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How much you need to earn to buy a house in Australia compared to average wage

There’s a group of Aussies home-ownership is slipping away from and it’s got to do with how much they need to buy after another RBA rate hike.

Aussie home buyers now need to earn almost double the average income to afford a mortgage, following the Reserve Bank’s (RBA) 13 interest rate hikes.

The minimum household income to afford the average house is now $182,434, new Finder research found, while for units it is $129,731.

With the average full-time salary sitting at $96,000, that means buying a home is slipping increasingly out of reach for many Aussies - particularly those buying on a single income.

Image of Australian properties, buying a house concept.
The amount you need to be earning to buy a typical house in Australia is almost double the average wage. (Source: Getty)

Are you struggling to get onto the property ladder? Contact tamika.seeto@yahooinc.com

“People are looking at stretching themselves financially in order to purchase a property,” Finder head of consumer research Graham Cooke said.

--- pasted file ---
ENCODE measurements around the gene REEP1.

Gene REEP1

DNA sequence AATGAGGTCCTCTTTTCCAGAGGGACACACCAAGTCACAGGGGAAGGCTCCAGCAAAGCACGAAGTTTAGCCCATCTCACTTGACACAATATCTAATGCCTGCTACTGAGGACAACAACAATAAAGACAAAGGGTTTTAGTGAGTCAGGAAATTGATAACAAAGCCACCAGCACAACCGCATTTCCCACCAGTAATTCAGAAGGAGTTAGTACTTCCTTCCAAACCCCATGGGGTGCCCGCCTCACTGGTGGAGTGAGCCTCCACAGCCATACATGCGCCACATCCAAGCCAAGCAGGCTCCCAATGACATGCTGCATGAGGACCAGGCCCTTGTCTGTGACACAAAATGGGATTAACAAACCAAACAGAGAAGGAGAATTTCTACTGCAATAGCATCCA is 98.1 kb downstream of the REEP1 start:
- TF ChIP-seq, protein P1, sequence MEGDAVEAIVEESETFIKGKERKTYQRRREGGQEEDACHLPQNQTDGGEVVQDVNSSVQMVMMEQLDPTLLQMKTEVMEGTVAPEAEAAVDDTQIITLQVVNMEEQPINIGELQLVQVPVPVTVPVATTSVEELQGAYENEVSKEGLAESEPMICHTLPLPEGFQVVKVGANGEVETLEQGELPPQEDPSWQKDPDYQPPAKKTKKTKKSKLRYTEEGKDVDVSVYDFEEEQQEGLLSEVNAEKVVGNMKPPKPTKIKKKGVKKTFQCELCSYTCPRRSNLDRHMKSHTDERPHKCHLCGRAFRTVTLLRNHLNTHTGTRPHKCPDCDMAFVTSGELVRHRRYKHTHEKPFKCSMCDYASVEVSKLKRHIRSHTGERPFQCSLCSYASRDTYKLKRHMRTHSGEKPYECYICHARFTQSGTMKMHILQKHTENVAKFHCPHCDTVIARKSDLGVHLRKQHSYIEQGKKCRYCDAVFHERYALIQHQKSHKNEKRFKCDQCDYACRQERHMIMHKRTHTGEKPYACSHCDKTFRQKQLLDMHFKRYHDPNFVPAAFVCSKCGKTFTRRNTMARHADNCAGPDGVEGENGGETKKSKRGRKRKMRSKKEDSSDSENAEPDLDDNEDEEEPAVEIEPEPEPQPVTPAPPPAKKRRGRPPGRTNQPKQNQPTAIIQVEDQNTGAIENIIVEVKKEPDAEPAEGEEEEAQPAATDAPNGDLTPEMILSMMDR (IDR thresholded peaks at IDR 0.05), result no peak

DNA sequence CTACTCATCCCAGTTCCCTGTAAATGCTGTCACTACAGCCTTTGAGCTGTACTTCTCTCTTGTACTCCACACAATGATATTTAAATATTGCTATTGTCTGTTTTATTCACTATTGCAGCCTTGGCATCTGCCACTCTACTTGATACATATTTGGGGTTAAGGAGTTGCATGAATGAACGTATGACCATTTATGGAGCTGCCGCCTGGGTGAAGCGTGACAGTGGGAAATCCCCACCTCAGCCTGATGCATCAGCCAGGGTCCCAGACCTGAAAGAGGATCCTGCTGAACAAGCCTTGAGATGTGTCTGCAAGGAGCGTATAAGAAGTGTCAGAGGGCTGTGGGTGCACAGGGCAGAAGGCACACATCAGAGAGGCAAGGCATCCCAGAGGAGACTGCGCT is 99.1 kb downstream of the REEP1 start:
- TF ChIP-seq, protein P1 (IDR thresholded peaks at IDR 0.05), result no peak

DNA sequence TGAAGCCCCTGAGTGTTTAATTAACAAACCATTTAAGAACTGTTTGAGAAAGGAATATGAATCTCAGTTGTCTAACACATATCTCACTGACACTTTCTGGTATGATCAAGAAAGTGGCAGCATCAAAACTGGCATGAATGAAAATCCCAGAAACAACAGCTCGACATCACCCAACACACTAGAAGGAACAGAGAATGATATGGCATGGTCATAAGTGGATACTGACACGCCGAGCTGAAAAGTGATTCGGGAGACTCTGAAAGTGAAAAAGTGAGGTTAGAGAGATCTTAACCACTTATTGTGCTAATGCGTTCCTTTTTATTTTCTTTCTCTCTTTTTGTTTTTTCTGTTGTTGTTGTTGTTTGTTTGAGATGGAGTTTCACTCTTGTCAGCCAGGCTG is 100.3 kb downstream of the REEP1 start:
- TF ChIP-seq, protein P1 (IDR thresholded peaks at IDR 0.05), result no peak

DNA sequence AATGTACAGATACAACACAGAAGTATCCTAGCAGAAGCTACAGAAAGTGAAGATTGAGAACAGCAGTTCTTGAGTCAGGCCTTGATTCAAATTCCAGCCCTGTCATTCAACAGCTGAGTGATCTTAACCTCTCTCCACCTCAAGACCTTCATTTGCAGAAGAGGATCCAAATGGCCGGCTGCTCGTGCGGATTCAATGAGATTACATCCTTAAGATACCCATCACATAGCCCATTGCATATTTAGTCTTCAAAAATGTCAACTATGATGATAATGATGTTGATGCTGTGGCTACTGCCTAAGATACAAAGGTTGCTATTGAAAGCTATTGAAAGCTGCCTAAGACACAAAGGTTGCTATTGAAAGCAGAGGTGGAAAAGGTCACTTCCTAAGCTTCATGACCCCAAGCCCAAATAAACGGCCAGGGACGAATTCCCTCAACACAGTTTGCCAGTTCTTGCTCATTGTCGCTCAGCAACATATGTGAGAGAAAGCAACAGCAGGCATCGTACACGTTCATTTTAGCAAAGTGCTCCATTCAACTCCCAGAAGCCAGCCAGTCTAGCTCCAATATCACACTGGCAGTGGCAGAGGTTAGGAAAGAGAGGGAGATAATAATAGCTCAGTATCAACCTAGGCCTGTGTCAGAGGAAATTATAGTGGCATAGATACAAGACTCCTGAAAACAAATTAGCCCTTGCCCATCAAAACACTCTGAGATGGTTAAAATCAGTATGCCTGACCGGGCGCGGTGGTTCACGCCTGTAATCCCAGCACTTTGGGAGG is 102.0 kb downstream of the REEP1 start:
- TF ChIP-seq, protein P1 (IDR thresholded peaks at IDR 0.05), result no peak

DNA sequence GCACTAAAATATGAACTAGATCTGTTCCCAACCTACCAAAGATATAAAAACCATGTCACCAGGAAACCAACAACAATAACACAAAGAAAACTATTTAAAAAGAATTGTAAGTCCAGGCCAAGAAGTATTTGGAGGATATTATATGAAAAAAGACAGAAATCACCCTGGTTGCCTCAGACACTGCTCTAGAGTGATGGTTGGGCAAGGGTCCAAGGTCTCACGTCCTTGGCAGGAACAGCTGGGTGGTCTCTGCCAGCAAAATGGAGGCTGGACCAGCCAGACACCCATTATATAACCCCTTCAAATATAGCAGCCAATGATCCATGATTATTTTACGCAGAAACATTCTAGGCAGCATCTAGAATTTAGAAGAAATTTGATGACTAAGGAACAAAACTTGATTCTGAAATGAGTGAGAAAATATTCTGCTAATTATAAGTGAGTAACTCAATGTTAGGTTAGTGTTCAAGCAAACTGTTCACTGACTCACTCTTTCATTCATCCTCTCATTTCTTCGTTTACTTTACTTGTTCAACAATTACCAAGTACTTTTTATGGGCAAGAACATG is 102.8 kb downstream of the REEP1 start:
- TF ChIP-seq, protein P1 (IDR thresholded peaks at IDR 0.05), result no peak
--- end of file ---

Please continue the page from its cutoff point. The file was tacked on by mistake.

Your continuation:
“Whilst not impossible, there are a lot of things to consider for those aspiring to own a home.”

These figures are based on the average Australian house price of $926,899, unit price of $659,130 and the average home loan interest rate of 6.24 per cent.

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For those living in the city, the situation is even more dire.

For example, Sydney residents need an average income of $261,773 to comfortably afford a mortgage for the average house, while Canberra residents would need $186,980.

Those in Melbourne would need to earn $171,235 each year, while those in Brisbane would need a minimum income of $155,489.

$1,345 blow for mortgage holders

The RBA hiked the cash rate by 0.25 per cent to 4.35 per cent today, with governor Michele Bullock noting that inflation was “still too high” and was “proving more persistent than expected a few months ago”.

Inflation rose 1.2 per cent in the September quarter, up from 0.8 per cent in the June quarter. The annual inflation rate eased to 5.4 per cent, down from 6.0 per cent in June but still far above the RBA’s 2 to 3 per cent target.

Cooke said Aussies with the average $590,000 mortgage would now be forking out an extra $1,345 more per month following the central bank’s 13 rate hikes.

“That’s a huge amount of extra money to be spending on your mortgage, especially when the cost of almost everything else is also going up,” Cooke said.

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